276. The Prince by Niccolo Machiavelli (1532)

“A leader doesn’t have to possess all the virtuous qualities [compassionate, loyal, humane, honest and religious] … but it’s absolutely imperative that he seem to possess them”    (page 70)

Thoughts : A slim volume, a little reminiscent of The Art of War, but discussing political strategy more than military.

In the world of sixteenth century Europe, a prince meant any leader of a state, including popes, emperors, kings, queens and dukes. Italy is a seething bed of internal states at each others’ throats (Naples, Florence, Milan, Venice and the Papal States) and external threats looking to carve up whatever they can get (France, Spain, the Turks). The time of the Medicis and the Borgias, warrior Popes greedily snapping up land and temporal power.

Machiavelli was a discredited diplomat and courtier who had been tortured then exiled from the Florentine court. He wrote this guide to success for rulers, citing many examples of ancient and ‘modern’ history to prove his points, as a means to get back into court life as a courtier to the Medici, but was ignored, which is a shame because there is a lot of value in this little book if you wish to a successful tyrant. Of course, you have to be ruthless, and willing to be feared rather than loved, but then you can’t have everything.

His book was considered shocking as he insisted that “winning and holding political power was possible only if a leader was ready to act outside the moral codes that applied to ordinary people”. As I say, ruthless, but I would imagine realistic in the times he was living.

I always thought the adjective Machiavellian meant sneaky, but after reading The Prince, I realise he actually advocates ruthless pragmatism. For example:

  • If you have to be cruel, do it early and at sufficient level to remove the threat. Increasing cruelty in your reign will only make you hated, and while its ok to be feared, being hated will bring about your downfall.

“You must either pamper people or destroy them; harm them just a little and they’ll hit back; harm them seriously and they’ll be unable to”  (page 10)

  • Don’t rely on mercenaries. They are a lazy drain on your treasury during peacetime and untrustworthy when war comes.
  • If conquering a new country/city, it is easier if
    • The previous ruling system was a monarchy,
    • The populace share the same language, customs and traditions,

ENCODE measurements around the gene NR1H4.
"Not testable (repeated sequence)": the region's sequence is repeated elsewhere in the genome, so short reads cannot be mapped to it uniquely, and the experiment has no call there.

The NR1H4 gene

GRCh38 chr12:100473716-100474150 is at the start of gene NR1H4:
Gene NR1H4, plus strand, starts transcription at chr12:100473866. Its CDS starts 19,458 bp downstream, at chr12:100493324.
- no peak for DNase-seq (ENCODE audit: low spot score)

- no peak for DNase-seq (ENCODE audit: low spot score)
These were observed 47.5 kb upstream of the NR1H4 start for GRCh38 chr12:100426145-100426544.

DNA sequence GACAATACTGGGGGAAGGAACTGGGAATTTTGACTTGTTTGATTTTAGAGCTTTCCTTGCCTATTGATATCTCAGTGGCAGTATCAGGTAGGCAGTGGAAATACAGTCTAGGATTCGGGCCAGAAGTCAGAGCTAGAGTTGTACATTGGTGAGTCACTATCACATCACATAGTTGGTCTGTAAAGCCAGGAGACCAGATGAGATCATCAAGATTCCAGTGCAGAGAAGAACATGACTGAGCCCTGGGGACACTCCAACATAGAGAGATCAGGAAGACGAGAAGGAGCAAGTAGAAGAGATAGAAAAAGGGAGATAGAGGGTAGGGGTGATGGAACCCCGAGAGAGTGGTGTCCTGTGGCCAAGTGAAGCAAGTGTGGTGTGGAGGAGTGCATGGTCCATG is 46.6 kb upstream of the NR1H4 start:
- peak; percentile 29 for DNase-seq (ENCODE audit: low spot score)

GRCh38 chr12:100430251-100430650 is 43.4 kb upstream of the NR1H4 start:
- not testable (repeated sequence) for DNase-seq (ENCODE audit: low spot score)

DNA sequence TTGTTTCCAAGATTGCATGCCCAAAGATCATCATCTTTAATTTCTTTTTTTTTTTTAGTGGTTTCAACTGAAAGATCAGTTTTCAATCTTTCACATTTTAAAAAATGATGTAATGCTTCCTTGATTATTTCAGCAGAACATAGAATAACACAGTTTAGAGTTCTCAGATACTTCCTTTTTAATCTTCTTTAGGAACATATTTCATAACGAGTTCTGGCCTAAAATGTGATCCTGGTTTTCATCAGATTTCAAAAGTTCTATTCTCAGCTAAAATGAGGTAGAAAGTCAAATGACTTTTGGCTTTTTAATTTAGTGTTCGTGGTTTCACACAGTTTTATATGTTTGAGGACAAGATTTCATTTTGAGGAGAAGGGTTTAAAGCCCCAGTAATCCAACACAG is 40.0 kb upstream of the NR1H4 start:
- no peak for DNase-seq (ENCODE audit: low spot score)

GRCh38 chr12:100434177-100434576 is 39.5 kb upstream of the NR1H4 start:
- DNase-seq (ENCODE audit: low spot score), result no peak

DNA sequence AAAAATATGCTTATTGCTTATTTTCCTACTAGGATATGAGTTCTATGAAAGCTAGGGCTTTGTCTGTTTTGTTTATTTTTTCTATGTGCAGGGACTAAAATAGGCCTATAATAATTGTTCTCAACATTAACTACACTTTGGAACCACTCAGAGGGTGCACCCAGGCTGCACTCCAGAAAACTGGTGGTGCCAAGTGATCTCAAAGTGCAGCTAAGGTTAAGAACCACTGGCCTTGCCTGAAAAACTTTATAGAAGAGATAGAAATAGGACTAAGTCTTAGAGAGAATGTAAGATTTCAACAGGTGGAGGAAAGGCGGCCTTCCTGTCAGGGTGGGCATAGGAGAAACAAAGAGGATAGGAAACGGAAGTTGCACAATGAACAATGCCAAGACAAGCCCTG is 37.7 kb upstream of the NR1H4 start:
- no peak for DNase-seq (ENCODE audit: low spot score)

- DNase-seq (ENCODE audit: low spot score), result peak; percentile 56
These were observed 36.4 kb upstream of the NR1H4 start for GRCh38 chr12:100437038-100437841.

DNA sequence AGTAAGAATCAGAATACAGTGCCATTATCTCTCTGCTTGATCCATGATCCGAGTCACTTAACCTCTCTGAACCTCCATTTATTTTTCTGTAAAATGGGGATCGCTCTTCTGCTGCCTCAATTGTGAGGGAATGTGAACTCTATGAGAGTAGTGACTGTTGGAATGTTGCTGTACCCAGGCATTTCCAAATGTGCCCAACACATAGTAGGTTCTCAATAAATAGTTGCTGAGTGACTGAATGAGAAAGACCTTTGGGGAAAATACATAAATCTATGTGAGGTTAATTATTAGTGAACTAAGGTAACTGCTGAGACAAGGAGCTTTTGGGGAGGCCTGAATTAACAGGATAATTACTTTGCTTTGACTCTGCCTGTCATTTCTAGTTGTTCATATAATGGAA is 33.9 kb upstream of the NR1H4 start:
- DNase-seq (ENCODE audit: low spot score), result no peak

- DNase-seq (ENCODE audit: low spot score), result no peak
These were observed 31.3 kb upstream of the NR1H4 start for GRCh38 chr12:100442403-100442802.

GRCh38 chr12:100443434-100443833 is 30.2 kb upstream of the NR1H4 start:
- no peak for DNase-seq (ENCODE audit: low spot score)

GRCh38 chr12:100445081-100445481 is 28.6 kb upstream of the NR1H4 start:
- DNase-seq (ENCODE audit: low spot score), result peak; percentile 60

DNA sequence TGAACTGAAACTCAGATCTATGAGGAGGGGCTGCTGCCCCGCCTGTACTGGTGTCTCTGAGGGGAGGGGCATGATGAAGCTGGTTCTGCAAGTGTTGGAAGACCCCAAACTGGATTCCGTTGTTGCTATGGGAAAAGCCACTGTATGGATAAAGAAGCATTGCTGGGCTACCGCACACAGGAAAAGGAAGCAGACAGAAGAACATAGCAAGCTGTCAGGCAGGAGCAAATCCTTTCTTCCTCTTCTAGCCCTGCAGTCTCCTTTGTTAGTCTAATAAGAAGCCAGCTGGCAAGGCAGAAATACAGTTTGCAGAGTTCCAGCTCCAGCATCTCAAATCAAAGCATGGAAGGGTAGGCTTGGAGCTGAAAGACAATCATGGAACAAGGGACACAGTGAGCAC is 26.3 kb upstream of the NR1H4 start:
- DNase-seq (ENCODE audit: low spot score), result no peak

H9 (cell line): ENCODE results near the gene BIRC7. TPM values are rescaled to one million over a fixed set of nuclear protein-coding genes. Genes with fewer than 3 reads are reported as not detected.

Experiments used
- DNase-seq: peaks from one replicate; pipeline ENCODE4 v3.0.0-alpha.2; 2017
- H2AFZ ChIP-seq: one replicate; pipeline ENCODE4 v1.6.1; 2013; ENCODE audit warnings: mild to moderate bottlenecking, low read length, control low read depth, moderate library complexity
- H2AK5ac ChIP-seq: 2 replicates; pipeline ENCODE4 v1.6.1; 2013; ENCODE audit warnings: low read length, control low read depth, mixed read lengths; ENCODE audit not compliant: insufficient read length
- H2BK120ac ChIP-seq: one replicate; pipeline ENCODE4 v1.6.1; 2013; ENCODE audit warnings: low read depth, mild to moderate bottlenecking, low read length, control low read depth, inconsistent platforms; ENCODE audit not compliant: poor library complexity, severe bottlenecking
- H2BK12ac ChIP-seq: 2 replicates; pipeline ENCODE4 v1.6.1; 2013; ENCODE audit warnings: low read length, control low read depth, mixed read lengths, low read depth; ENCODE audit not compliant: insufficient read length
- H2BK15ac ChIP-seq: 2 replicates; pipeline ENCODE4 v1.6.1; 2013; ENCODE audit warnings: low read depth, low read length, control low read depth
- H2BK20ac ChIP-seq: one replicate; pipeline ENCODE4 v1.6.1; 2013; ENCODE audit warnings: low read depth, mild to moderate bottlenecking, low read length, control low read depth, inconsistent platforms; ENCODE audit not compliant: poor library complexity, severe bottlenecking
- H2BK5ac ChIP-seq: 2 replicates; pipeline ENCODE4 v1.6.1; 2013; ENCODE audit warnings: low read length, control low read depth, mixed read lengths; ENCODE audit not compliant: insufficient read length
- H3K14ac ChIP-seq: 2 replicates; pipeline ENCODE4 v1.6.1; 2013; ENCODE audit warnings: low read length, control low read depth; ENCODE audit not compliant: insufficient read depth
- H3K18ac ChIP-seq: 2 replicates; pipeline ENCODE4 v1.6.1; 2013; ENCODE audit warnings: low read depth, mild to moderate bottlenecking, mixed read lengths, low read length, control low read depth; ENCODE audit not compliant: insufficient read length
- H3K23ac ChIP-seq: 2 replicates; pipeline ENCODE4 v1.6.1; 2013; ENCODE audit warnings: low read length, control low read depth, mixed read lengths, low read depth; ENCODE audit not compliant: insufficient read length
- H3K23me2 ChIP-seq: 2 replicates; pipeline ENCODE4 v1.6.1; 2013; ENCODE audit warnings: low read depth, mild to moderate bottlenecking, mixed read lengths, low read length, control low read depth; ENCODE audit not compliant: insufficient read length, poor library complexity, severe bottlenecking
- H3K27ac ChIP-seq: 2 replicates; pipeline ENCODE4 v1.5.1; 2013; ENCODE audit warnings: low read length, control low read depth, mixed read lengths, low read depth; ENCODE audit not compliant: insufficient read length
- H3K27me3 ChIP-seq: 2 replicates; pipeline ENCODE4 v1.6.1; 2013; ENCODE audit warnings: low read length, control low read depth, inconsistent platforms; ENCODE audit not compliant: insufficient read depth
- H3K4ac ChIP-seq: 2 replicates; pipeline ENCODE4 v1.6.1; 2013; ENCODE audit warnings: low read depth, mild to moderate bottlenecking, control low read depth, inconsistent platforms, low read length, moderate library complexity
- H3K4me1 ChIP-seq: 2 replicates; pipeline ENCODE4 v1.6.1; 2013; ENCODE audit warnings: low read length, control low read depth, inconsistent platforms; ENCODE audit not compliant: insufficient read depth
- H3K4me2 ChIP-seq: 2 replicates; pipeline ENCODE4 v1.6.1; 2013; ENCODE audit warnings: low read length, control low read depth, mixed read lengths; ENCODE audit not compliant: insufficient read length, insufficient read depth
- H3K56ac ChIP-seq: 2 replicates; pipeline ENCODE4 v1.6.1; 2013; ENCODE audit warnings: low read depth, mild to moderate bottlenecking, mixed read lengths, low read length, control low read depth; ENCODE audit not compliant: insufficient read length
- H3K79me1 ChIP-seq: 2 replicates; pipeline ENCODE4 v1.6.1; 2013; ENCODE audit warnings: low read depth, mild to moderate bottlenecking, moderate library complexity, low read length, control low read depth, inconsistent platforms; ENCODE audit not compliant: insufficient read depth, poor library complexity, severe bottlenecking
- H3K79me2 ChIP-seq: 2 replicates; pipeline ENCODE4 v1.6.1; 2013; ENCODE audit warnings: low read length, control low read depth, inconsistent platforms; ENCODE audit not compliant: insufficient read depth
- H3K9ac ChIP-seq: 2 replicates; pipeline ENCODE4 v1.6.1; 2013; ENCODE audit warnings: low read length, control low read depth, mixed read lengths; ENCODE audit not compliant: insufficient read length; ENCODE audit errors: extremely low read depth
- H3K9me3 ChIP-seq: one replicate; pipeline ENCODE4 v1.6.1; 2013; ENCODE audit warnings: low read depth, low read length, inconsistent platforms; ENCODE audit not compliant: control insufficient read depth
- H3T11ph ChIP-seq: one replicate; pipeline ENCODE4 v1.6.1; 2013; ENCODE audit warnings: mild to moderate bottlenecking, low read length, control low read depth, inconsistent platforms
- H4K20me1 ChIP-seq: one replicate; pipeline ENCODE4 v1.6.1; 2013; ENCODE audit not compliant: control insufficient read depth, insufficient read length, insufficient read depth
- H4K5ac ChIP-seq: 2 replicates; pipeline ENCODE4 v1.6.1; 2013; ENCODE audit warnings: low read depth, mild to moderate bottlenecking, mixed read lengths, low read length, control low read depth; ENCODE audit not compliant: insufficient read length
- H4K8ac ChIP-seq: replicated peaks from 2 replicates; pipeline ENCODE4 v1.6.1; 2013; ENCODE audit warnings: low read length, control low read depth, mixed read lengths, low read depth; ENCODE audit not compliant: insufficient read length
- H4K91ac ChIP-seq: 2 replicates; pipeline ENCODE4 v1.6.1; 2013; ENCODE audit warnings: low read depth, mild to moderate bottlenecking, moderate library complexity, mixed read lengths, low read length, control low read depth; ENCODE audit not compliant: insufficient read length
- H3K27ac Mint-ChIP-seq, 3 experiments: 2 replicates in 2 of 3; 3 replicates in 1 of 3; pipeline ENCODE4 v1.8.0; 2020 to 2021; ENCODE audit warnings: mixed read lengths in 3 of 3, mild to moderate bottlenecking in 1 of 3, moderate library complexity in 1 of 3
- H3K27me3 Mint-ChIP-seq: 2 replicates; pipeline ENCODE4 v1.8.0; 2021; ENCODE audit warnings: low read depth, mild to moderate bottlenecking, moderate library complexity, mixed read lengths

• The new ruler goes to live in the conquered territory (to nip any rebellion quickly and stop his ministers from rapaciously sacking the place),
    • The new ruler establishes colonies rather than leave an occupying army in place,
  • Your two priorities after conquering a monarchical state are (1) kill off all members of the previous ruler’s family), and (2) leave all laws and taxes as they were. The people will settle down under the new yoke all the quicker and there will be no legitimate contender for potential rebels to rally to
  • Befriend (but do not strengthen) weaker neighbouring states, and undermine the stronger states if you can.
  • Institute a parliament. It keeps the public happy and the nobles in check without the Prince seen to be involved in unpopular decisions

“A ruler must get this to carry out policies that will provoke protest, keeping those that inspire gratitude to himself”  (page 75)

If certain current world leaders could actually read books without pictures, I can well imagine this being on their bookshelf.

While The Prince was not an immediate success, Macchiavelli turned his hand to writing sex comedies. I kid you not. Now, they would have been interesting!!

Personal rating:  6/10

Source :  Penguin Black Classic edition, translated by Tim Parks (a shelf damaged copy I scored free from my bookshop 😊 )

Meanwhile, in the years 1490-1510:

  • Capture of Granada from the Moors completes the Christian conquest of Spain, 1492.
  • Lorenzo d’Medici of Florence dies, succeeded by Piero the Unfotunate, 1492.
  • Christopher Columbus sets off west to find a new route to Asia. Reaches the Indies, believing them to be Japan, 1492.
  • Pope Innocent VIII dies, succeeded by Rodrigo Borgia (Alexander VI), 1492.
  • Charles VIII of France invades Italy to claim Naples, 1493, defeated by the Holy League (the Emperor, the Pope, Milan, Spain and Venice), 1494.
  • Perkin Warbeck, an impostor posing as the dead Richard of Shrewsbury, Duke of York, (who supposedly died in the Tower with his brother Edward V), is captured 1497 after several small skirmishes. He confessed and was finally hanged in 1499.
  • Leonardo da Vinci paints The Last Supper, 1497, and the Mona Lisa, 1504; Michelangelo creates the Pieta sculpture, 1498, and David in 1503.
  • Vasco da Gama sails around Africa to reach India 1498.
  • African slaves transported to the West Indies, 1501.
  • Henry VII of England dies, succeeded by Henry VIII, 1509.

from The Book of Key Facts, Paddington Press, 1978.

Books not read : The Book of the Courtier by Baldassare CastiglioneAn after-dinner discussion about the ideal characteristics of a courtier. Perfect for a Renaissance lock-down with the family. I opted for how to be a Prince instead, and had the author of this other book executed. It’s good to be the King.

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